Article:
Updated: May 14, 2020
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Age seems to make us all remember with affection the familiar places of our youth. I have happy memories of more than one town on the West-Australian goldfields, but perhaps my favourite was Wiluna. Wiluna is more than 720 kilometres from Perth.
I went to Wiluna with my husband and first child in July 1941. Coming from the little mining town of Agnew, I was surprised and delighted to see such a vital and thriving place so far inland.
There were all types of businesses and houses there, as well as four hotels. The hotels were the Lake-Way, the Commercial, the Club and the Weeloona. They were all doing a brisk trade. The Weeloona was renowned for having the longest bar in the world. It also had a beer garden where a band entertained patrons on hot evenings.
I remember one incident in the Weeloona that gave entertainment to its patrons. One afternoon the hotel's cook stood in the saloon bar watching her meek-looking husband have a quiet drink with a bald friend in the front bar. She told him once or twice to come home, but he went on drinking and ignored her. Finally, she grabbed a heavy pint-pot from a table and hurled it through the bar door towards her husband. He ducked. His friend was standing behind him, but luckily the pot only caught him a glancing blow on the side of the head. I have never seen a saloon or bar clear so quickly.
Many miners in Wiloona wore ladies bloomers under their working trousers. Those that wore them usually worked in or around the arsenic plant. The following is from an article in the Sydney Sunday Guardian of June 1931: ”Store-keepers are doing a roaring trade in silk bloomers up in Wiluna, where the new gold mine recently began production. They are not selling them to the usual customers either. The ore treated at Wiluna is very heavily impregnated with arsenic, and this obnoxious mineral is poured out of smoke-stacks at the rate of 17 tons a day. The serious aspect of this poisonous discharge is that water left out nearby becomes contaminated with it, and it is extremely bad for drinking, while livestock have suffered considerably. Possibly the worst feature is that arsenic dust finds its way through clothing of men employed at this mine, and affects the thigh joints causing acute discomfort. The problem was serious until a brilliant mind conceived the solution of bloomers with elastic at the waist and the knee. They form adequate protection and the men are now wearing exclusive models and finding relief in their silken luxury. They have a leaning to bright colours and the effects are said to be striking. There's a tragic side to the matter though. The good housewives of Wiluna, now find it necessary to jealously guard their washing for fear of 'snow-droppers'.”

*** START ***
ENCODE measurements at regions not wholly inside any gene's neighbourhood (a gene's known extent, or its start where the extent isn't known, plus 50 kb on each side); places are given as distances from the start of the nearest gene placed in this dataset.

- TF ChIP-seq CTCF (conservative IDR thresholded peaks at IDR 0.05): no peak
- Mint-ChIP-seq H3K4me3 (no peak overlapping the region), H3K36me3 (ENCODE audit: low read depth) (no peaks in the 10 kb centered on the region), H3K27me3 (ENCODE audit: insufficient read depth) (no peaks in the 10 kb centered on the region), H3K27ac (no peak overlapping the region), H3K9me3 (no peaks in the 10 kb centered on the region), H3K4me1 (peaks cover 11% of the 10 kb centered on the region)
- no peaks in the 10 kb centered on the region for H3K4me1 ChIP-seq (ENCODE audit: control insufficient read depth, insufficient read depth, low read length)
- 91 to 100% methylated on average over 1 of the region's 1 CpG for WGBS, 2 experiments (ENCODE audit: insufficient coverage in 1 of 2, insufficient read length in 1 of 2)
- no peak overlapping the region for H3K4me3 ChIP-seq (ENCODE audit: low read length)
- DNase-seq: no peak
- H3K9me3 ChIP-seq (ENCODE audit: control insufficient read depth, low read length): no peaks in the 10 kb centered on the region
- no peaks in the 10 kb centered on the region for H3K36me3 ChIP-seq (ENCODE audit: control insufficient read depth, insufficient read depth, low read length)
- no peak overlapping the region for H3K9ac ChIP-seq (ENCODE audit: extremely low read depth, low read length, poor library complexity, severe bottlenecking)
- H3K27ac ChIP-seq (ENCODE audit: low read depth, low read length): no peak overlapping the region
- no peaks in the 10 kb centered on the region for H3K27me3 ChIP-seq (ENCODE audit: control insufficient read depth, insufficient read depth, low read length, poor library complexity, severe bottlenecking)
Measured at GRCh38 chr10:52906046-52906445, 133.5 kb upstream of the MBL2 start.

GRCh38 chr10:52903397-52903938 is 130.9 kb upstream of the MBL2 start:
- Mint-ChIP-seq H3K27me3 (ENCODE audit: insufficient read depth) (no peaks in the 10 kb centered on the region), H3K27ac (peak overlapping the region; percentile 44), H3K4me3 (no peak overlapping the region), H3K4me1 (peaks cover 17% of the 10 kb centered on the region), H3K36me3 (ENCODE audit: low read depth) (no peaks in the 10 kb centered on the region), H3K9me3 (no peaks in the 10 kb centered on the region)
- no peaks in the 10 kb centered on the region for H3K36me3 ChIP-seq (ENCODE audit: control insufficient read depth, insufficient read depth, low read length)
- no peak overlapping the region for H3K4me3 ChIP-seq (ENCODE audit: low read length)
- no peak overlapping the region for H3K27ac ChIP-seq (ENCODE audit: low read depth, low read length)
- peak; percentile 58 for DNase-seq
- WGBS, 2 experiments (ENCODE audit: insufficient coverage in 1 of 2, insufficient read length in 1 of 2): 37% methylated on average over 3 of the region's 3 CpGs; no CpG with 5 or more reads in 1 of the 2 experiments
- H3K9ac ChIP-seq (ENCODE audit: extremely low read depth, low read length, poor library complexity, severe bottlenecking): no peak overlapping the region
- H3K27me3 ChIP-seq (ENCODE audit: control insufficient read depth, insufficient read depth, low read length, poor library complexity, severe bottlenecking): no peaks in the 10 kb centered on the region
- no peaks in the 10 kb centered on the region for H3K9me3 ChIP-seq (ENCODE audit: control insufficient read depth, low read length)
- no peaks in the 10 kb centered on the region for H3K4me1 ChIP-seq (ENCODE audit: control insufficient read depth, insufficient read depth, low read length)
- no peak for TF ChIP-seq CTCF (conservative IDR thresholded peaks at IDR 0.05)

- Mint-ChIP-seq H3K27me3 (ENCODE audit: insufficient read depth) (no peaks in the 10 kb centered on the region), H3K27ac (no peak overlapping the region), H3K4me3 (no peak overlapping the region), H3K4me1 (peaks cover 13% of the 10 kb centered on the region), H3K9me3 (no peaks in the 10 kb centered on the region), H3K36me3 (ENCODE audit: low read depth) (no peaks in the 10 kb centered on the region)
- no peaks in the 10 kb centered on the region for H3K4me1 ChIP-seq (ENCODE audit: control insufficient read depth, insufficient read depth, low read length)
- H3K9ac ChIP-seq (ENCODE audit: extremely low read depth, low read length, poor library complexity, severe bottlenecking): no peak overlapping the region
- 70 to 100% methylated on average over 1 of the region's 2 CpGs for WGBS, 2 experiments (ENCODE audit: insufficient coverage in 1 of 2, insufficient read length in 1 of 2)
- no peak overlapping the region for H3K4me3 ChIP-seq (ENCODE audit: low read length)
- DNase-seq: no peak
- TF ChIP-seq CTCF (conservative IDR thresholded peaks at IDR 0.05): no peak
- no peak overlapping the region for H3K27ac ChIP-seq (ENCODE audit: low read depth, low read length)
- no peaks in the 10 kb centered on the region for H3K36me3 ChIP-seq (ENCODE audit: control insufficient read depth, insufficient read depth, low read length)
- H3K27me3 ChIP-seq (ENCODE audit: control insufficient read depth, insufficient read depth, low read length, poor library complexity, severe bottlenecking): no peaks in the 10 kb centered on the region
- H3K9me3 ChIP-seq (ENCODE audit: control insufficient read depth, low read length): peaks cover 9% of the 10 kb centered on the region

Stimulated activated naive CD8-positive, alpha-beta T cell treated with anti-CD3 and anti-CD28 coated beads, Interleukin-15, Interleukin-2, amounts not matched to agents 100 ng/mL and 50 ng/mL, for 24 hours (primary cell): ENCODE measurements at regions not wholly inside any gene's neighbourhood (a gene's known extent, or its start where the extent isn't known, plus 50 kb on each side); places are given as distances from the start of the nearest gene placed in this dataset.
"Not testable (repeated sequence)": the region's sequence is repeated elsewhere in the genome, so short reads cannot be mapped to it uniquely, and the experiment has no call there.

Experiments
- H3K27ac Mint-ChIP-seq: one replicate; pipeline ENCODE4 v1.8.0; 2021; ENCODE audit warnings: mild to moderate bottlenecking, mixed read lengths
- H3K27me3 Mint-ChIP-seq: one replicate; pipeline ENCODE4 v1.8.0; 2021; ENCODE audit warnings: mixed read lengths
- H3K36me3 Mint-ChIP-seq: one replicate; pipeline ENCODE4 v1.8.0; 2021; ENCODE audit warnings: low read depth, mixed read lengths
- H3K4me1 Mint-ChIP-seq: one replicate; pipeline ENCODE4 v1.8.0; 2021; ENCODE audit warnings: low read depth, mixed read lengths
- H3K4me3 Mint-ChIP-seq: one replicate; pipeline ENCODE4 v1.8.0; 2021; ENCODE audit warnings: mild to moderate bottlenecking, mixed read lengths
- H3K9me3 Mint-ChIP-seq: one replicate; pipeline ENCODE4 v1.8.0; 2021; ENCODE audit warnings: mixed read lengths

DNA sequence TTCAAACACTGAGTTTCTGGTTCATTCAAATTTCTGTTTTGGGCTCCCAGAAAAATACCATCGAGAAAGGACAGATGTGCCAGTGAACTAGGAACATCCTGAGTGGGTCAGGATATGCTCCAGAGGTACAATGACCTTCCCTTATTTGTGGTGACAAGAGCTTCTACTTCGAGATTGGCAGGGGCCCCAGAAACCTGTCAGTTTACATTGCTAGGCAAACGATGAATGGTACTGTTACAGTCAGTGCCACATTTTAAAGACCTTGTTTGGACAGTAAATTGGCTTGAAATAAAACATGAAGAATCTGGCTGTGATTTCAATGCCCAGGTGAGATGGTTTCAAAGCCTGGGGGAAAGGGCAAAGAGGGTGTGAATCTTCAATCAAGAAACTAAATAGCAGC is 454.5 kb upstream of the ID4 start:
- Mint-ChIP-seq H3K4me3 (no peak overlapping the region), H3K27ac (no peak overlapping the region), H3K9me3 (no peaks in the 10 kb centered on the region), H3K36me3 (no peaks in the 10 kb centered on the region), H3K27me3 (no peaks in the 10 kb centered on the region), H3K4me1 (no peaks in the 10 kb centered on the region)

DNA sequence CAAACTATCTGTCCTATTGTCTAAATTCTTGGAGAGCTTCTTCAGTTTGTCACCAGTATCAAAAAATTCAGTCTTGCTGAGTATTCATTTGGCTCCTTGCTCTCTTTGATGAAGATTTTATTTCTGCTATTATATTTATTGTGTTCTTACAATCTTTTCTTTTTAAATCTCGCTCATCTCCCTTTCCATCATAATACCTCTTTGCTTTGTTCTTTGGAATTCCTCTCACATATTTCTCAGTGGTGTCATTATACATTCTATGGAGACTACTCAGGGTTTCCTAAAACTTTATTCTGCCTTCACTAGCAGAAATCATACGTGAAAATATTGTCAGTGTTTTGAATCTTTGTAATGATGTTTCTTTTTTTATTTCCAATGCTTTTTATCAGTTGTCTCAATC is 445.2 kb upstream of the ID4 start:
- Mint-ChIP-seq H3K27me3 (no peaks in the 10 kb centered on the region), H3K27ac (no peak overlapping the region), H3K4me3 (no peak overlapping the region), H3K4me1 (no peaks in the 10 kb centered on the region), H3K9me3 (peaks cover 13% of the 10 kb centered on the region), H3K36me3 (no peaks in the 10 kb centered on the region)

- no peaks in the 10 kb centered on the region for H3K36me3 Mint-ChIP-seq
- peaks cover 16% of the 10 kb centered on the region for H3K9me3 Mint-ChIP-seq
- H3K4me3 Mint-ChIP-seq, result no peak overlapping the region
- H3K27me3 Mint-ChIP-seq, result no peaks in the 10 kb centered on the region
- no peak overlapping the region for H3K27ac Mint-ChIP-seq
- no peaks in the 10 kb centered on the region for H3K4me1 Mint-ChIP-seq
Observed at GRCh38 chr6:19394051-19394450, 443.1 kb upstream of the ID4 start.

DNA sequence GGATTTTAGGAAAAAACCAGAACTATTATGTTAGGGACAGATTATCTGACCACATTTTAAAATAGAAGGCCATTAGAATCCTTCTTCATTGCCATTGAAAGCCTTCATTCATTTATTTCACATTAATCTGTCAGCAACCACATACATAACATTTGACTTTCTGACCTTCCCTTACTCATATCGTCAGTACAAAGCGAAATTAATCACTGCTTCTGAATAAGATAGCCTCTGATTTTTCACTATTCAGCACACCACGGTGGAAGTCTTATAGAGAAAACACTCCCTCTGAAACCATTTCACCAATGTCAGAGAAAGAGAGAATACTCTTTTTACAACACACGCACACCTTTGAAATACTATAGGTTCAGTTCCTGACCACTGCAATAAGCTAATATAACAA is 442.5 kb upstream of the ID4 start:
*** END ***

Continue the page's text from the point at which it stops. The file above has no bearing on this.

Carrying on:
The miners' bloomers, along with other clothing suffered damage during the town's mice plague. The plague began with the torrential rains in the summer of 1942. The skies were fairly clear in the mornings, but by late afternoon heavy black clouds rolled in from the north-east.